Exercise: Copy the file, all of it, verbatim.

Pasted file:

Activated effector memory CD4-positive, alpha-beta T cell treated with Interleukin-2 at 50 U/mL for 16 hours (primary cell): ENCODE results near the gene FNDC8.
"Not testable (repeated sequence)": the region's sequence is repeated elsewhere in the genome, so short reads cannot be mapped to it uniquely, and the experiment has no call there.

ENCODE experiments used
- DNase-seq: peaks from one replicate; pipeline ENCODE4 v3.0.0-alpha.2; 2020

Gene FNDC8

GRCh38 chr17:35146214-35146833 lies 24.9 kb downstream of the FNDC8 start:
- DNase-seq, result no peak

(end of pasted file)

Activated effector memory CD4-positive, alpha-beta T cell treated with Interleukin-2 at 50 U/mL for 16 hours (primary cell): ENCODE results near the gene FNDC8.
"Not testable (repeated sequence)": the region's sequence is repeated elsewhere in the genome, so short reads cannot be mapped to it uniquely, and the experiment has no call there.

ENCODE experiments used
- DNase-seq: peaks from one replicate; pipeline ENCODE4 v3.0.0-alpha.2; 2020

Gene FNDC8

GRCh38 chr17:35146214-35146833 lies 24.9 kb downstream of the FNDC8 start:
- DNase-seq, result no peak